Sunday, May 06, 2007

Old Meets New

The past week or so the builders have been making numerous "final adjustments" to the frame, making sure each timber was true and properly positioned. Late last week they began joining new framing materials to the old, as you can see in this picture and the following.

This shot was taken standing at the level of the second floor (in the small section that was completed by quitting time Friday). You can see the long horizontal beam of new material along the right. Beams like this will ring the frame at the level of the second floor and it is into these beams that the floor joists will be attached creating the second floor.

This is the small section of the second floor that was completed by Friday afternoon. You can see the opening in the floor where the stairs will descend to the first floor - right above the stairs to the basement.

In this detail you can see that the framers have created notches in the old barn frame and spliced in the new beams. In certain places, these beams will be supported by the addition of L-shaped brackets fashioned out of steel.

This is a *temporary* support bracket. The steel ones are being custom made (I'm told they're finished and ready to be delivered to the site...).

Some might look at all this splicing into the old frame as a degradation of the structure - aesthetically speaking. Actually, this is all a part of the design philosophy behind the whole project, a philosophy that can be summed up in a word: honesty. The basic idea was to bring together old materials and new - and not try to hide either. The parts of the building that are old will be left looking old, and no effort will be made to hide or cover up "imperfections" such as stains, nail holes, empty mortices, and the vestiges of centuries of honest use. Similarly, we will make little or no effort to hide the nature of the new materials that are to be incorporated into the structure in its adaptation to modern usage. For example, the use of the new beams of laminated wood: where these are tied into the old beams they create visual interest. More than simple functionality, the reflect the "honesty" of the building in its new incarnation. The farmers who designed and built the original structure chose their materials based on their functionality and availability, and the use of these honest materials resulted in a building that was aesthetically pleasing as well as functional. My strong opinion is that the beauty of a barn lies in its honesty: it is what it claims to be and nothing more. It is simple, strong, well-thought out and well-built. Materials are not chosen for their ability to impress or dazzle, but for their promise to do their job well and serve for many years. We have "reinvented" this building and given it a new use. Both histories will be showcased in the final product: farmer's sturdy barn and family's modern home. It is both of these stories that makes this building so rich, and both should be open to plain view. Some may like it, others won't. That's OK by me.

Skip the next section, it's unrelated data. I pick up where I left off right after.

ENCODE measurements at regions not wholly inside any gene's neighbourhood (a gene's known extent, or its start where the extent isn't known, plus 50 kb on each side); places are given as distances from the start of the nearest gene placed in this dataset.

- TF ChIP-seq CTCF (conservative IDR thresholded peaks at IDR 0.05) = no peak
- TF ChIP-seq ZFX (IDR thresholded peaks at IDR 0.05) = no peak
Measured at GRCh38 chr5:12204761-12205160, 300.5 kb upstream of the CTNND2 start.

No comments: